Let’s Encrypt is a free, automated, and open certificate authority (CA) that provides TLS/SSL certificates for web servers. It simplifies the process of obtaining and installing certificates by providing a software client called Certbot that automates most of the steps.
In this guide, you will learn how to use Certbot to secure your Apache web server with Let’s Encrypt on Debian or Ubuntu.
If you already have your own SSL files (private key, public key, intermediate key) then you can follow this guide instead.
Before you begin, you will need:
- A Debian or Ubuntu server with sudo access.
- A fully registered domain name that points to your server’s IP address. For example,
www.your_domain.com. You can use any domain registrar of your choice.
- Apache installed and running on your server.
- A virtual host file for your domain in
/etc/apache2/sites-available/. For example,
Step 1: Installing Certbot
The first step is to install Certbot on your server. Certbot is available as a snap package for Debian, which is an easy way to install software that is always up-to-date.
To install Certbot as a snap package, you need to have
snapd installed on your server.
snapd is a daemon that allows you to manage snaps. Snap packages are a modern approach that work on nearly all Linux distributions and provide up-to-date versions of software.
snapd, run the following command as sudo:
sudo apt update
sudo apt install snapd
sudo snap install core
snapd is installed, you can install Certbot with this command:
sudo snap install --classic certbot
This will download and install Certbot as a snap package.
To make sure Certbot is installed correctly, run this command:
sudo certbot --version
You should see something like this:
This means Certbot is installed successfully.
Step 2: Setting Up SSL Configuration in Apache
Before obtaining an SSL certificate from Let’s Encrypt, you need to make sure that your Apache virtual host file has a
ServerName directive that matches your domain name.
To check your virtual host file, open it with your preferred text editor. For example:
sudo nano /etc/apache2/sites-available/your_domain.conf
Look for the line that starts with
ServerName and make sure it has your domain name after it. For example:
If you have multiple domains or subdomains that point to the same server, you can also add them as
ServerAlias directives below the
ServerName. For example:
ServerAlias www.your_domain.com blog.your_domain.com
This will allow you to obtain one certificate for multiple domains or subdomains.
Save and close the file when you are done editing it.
Next, enable the SSL module for Apache with this command:
sudo a2enmod ssl
This will enable HTTPS connections on your web server.
Restart Apache for the changes to take effect:
sudo systemctl restart apache2.service
Step 3: Obtaining an SSL Certificate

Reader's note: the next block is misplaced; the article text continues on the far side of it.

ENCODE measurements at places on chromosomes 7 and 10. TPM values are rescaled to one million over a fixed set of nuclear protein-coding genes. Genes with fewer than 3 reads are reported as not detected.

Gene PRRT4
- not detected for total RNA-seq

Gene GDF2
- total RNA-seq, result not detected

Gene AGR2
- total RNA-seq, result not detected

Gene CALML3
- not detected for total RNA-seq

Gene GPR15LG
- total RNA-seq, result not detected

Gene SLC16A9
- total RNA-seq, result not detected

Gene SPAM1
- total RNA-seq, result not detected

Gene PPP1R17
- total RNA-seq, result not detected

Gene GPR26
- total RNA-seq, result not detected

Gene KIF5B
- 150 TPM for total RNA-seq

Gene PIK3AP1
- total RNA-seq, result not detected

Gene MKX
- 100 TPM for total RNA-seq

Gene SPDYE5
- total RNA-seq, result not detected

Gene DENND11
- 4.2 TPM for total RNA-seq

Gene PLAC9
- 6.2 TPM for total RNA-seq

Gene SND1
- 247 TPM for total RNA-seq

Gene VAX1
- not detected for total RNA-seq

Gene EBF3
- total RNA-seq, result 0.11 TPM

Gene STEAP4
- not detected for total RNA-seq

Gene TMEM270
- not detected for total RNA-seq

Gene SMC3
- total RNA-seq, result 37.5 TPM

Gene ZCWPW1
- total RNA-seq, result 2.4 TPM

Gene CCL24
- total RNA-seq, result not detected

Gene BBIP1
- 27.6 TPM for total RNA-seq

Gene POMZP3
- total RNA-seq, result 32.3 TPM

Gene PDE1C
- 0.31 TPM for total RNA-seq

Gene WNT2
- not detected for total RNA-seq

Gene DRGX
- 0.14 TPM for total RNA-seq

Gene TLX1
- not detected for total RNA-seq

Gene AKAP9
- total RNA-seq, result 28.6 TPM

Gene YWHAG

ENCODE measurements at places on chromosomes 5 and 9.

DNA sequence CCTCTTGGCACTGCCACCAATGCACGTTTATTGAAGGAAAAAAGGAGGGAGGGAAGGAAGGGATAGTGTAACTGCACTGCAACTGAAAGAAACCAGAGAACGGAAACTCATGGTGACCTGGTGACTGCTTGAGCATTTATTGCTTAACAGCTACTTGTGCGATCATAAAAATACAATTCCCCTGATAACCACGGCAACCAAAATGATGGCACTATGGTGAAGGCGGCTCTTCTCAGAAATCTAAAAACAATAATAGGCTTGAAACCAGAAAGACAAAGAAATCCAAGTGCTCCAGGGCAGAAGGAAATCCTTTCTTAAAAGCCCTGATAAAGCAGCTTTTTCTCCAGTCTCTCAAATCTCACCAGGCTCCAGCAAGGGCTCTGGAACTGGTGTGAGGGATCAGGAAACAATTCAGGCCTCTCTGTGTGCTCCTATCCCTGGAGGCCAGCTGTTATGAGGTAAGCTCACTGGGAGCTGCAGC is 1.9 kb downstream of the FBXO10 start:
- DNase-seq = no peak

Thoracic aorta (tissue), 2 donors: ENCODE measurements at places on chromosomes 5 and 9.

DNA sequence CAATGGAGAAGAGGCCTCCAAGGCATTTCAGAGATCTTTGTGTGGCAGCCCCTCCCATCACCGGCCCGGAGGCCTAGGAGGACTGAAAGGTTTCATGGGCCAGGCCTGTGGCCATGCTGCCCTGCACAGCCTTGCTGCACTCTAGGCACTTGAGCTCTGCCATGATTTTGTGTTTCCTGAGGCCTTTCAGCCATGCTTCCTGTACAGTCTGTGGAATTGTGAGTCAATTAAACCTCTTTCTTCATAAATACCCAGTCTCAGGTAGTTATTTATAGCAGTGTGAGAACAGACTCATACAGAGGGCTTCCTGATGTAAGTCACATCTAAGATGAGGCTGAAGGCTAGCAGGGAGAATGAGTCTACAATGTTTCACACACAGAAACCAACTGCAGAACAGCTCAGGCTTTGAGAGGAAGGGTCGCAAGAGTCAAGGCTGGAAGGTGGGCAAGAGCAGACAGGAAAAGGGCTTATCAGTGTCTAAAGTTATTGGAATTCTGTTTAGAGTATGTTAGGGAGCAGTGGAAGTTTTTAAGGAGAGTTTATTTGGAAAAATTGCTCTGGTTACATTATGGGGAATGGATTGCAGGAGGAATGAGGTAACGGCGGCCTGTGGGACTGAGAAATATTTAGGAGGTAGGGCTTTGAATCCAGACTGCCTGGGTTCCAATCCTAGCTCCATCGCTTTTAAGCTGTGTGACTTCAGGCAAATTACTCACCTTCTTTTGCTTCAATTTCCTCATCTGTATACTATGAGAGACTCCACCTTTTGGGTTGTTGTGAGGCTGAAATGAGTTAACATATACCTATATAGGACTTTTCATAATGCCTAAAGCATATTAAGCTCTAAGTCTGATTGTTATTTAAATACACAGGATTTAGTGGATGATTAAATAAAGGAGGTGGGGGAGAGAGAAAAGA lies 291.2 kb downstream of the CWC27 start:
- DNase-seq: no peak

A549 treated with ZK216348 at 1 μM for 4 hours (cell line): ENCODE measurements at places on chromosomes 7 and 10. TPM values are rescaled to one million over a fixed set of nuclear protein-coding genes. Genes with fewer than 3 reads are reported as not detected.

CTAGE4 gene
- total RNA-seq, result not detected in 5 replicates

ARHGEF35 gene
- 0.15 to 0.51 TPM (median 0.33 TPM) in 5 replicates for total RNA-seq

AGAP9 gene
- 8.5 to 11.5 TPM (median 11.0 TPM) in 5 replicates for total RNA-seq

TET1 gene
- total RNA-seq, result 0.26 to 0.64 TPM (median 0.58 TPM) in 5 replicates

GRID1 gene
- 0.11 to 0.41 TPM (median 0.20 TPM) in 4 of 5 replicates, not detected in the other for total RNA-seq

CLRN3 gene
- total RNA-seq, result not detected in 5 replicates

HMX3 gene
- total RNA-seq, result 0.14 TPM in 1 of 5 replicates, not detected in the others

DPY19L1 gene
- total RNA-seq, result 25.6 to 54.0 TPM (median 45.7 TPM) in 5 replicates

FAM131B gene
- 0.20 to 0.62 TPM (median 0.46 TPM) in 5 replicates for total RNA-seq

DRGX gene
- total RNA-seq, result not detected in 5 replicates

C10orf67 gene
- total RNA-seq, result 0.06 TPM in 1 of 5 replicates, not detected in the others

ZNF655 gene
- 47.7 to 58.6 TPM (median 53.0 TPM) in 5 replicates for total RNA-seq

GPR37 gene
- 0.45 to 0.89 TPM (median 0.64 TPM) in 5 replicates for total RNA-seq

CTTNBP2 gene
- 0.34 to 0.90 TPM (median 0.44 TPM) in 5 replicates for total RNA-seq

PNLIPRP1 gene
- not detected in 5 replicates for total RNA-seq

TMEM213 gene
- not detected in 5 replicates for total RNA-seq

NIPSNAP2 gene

To obtain an SSL certificate from Let’s Encrypt using Certbot, you need to use the
--apache plugin that will automatically configure Apache for HTTPS.
To do so, run this command as sudo:
sudo certbot --apache
This will start an interactive process that will ask you a few questions.
First, you will be asked to enter your email address. This is used for sending renewal reminders and security notices. Enter a valid email address and press ENTER.
Next, you will be asked to agree to the terms of service. Press A and then ENTER to agree.
Then, you will be asked if you want to share your email address with the Electronic Frontier Foundation (EFF), a nonprofit organization that advocates for digital rights. You can choose Yes or No depending on your preference.
After that, Certbot will scan your Apache configuration files and display a list of domains that it can obtain certificates for. You can choose to obtain a certificate for one or more domains by entering their corresponding numbers separated by commas. For example:
Which names would you like to activate HTTPS for?
- - - - - - - - - - - - - - - - - - - - -
- - - - - - - -
Select the appropriate numbers separated by commas and/or spaces, or leave inputblank to select all options shown (Enter 'c' to cancel): 1,2
This will obtain a certificate for
Alternatively, you can leave the input blank and press ENTER to select all options shown.
Finally, Certbot will ask you how you want to configure your HTTPS settings. You have two options:
- Easy: This option will redirect all HTTP traffic to HTTPS automatically. This is recommended for most websites as it provides better security and performance.
- Secure: This option will make all requests for HTTP fail with an error message. This is more secure but may cause compatibility issues with some clients.
Choose your preferred option by typing 1 or 2 and pressing ENTER.
Certbot will then obtain an SSL certificate for your domain(s) and configure Apache to use it. It will also create a cron job that will automatically renew your certificate before it expires.
You should see a message like this when the process is complete:
- Congratulations! Your certificate and chain have been saved at:
Your key file has been saved at:
Your cert will expire on 2022-01-01. To obtain a new or tweakedversion of this certificate in the future, simply run certbot againwith the "certonly" option. To non-interactively renew *all* ofyour certificates, run "certbot renew"
- Your account credentials have been saved in your Certbotconfiguration directory at /etc/letsencrypt. You should make asecure backup of this folder now. This configuration directory willalso contain certificates and private keys obtained by Certbot somaking regular backups of this folder is ideal.
- If you like Certbot, please consider supporting our work by:
Donating to ISRG / Let's Encrypt: https://letsencrypt.org/donate
Donating to EFF: https://eff.org/donate-le
This means that your SSL certificate is successfully installed and configured!